applying her lotion and plucking her eyebrows, he watches her, takes
      careful inventory of her well-being.

      He starts with her feet: heels callused from going barefoot whenever she
      can, toenails trimmed and painted weekly. Up her calves, his brow
      furrowing over the large bruise purpling on the back of her right leg
      and the small scabs from where she's cut herself shaving. Over her
      knees, which wear the faded wine-dark stains of an active childhood. He
      scowls at the inch-long scar across her thigh; her uniform torn by a
      knife on one of their missions, a superficial cut, but one that left a
      remembrance. She had refused his offer of healing, as she does every

      He sees the little scar on her belly, the result of an appendectomy at
      the age of twelve. It resembles a small pink spider, and outside of the
      doctor who put it there, only he has seen it up close, traced his lips
      over the dead tissue that doesn't react when touched.

      He sometimes wonders if he should love the scars instead of hating them,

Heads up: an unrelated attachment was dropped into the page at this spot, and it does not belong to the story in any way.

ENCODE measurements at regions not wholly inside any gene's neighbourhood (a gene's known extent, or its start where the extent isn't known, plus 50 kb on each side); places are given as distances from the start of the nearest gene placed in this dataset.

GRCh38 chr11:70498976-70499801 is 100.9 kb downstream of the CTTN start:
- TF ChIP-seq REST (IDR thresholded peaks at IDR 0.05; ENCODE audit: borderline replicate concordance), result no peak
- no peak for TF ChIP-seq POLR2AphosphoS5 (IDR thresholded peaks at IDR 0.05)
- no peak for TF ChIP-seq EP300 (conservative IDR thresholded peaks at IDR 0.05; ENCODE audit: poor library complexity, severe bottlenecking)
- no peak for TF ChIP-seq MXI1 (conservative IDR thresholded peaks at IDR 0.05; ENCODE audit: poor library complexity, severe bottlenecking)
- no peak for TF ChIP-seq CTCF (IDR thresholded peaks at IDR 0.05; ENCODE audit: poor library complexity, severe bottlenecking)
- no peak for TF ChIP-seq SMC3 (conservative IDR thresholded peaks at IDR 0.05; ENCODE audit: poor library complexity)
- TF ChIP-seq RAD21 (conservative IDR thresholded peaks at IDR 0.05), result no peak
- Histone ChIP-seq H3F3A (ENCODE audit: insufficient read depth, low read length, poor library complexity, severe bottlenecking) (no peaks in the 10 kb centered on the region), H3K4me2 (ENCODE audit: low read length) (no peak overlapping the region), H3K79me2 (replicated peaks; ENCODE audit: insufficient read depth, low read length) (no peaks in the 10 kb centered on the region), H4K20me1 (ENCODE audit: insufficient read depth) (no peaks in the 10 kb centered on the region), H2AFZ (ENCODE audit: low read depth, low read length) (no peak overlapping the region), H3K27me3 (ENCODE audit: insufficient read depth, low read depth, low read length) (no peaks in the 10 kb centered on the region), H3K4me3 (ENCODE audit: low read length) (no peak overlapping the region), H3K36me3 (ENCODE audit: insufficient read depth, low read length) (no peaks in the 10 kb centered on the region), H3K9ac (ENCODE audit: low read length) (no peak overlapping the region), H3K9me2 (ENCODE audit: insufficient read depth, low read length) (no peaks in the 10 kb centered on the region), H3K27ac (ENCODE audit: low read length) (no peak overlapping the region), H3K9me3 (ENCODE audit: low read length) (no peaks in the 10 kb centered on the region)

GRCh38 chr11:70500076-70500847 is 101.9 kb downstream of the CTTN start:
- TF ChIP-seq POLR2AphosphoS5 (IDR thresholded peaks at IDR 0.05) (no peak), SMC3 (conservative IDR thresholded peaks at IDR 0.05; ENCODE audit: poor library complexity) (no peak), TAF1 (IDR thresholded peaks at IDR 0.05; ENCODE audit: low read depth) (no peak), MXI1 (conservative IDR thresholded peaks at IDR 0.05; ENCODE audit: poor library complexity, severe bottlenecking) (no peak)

because they allow him to touch her with his lips and hands, but he'd
      rather always have the barrier of silk between them than have her hurt

      There are faint red marks on her hips -- his hands put those there this
      morning as he made love to her. Even those he wishes away, feels the old
      self-loathing rise at his rough treatment of her, though she laughs and
      tells him she likes it, that he's just being an old woman. He knows she
      tells the truth, but still, he worries.

      She seems so fragile, as if she's made of glass, and he hates being
      rough and clumsy with such a priceless gift.

      He continues his inventory. There's a burn mark on her arm; he scowls.
      It's new, and he wonders which of their enemies put it there, or if she
      was simply careless when baking cookies with the youngsters yesterday.

      Her hands are red, the knuckles still chapped from the long, cold
      winter. Skin raised in Mississippi doesn't react well to cold New York
      weather. Fingernails, too, are trimmed short and painted red. Her
      fingers are long and elegant, unencumbered by jewelry.

      On the underside of her left breast, he notes the bite mark he left
      earlier and winces. She rakes her nails down his back and the sting is
      invigorating, but the trails of her passion are gone long before he can